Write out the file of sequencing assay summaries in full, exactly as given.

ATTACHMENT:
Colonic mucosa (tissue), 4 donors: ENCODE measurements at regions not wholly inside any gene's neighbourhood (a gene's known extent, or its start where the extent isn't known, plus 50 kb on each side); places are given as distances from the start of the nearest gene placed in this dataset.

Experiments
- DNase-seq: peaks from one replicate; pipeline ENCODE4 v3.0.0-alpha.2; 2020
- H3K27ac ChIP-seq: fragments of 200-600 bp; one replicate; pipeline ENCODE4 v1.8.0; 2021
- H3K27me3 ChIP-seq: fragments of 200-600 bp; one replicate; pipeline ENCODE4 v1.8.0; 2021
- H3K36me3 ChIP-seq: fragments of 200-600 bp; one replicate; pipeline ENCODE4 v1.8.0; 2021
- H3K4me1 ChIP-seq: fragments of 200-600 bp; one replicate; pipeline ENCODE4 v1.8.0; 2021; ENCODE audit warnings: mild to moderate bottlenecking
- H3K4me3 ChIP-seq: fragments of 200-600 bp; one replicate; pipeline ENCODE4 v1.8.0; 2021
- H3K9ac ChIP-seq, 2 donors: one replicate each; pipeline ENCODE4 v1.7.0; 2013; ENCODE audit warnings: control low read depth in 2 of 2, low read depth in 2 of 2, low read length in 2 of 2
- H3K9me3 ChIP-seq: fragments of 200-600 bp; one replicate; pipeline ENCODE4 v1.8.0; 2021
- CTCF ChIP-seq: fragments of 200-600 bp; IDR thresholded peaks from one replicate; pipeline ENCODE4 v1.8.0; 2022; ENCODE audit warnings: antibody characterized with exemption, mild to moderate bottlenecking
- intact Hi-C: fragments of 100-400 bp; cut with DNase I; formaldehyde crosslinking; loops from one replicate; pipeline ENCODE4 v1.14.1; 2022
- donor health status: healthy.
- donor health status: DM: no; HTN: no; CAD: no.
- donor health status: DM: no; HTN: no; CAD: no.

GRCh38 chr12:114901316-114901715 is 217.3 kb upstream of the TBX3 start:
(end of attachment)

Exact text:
Colonic mucosa (tissue), 4 donors: ENCODE measurements at regions not wholly inside any gene's neighbourhood (a gene's known extent, or its start where the extent isn't known, plus 50 kb on each side); places are given as distances from the start of the nearest gene placed in this dataset.

Experiments
- DNase-seq: peaks from one replicate; pipeline ENCODE4 v3.0.0-alpha.2; 2020
- H3K27ac ChIP-seq: fragments of 200-600 bp; one replicate; pipeline ENCODE4 v1.8.0; 2021
- H3K27me3 ChIP-seq: fragments of 200-600 bp; one replicate; pipeline ENCODE4 v1.8.0; 2021
- H3K36me3 ChIP-seq: fragments of 200-600 bp; one replicate; pipeline ENCODE4 v1.8.0; 2021
- H3K4me1 ChIP-seq: fragments of 200-600 bp; one replicate; pipeline ENCODE4 v1.8.0; 2021; ENCODE audit warnings: mild to moderate bottlenecking
- H3K4me3 ChIP-seq: fragments of 200-600 bp; one replicate; pipeline ENCODE4 v1.8.0; 2021
- H3K9ac ChIP-seq, 2 donors: one replicate each; pipeline ENCODE4 v1.7.0; 2013; ENCODE audit warnings: control low read depth in 2 of 2, low read depth in 2 of 2, low read length in 2 of 2
- H3K9me3 ChIP-seq: fragments of 200-600 bp; one replicate; pipeline ENCODE4 v1.8.0; 2021
- CTCF ChIP-seq: fragments of 200-600 bp; IDR thresholded peaks from one replicate; pipeline ENCODE4 v1.8.0; 2022; ENCODE audit warnings: antibody characterized with exemption, mild to moderate bottlenecking
- intact Hi-C: fragments of 100-400 bp; cut with DNase I; formaldehyde crosslinking; loops from one replicate; pipeline ENCODE4 v1.14.1; 2022
- donor health status: healthy.
- donor health status: DM: no; HTN: no; CAD: no.
- donor health status: DM: no; HTN: no; CAD: no.

GRCh38 chr12:114901316-114901715 is 217.3 kb upstream of the TBX3 start: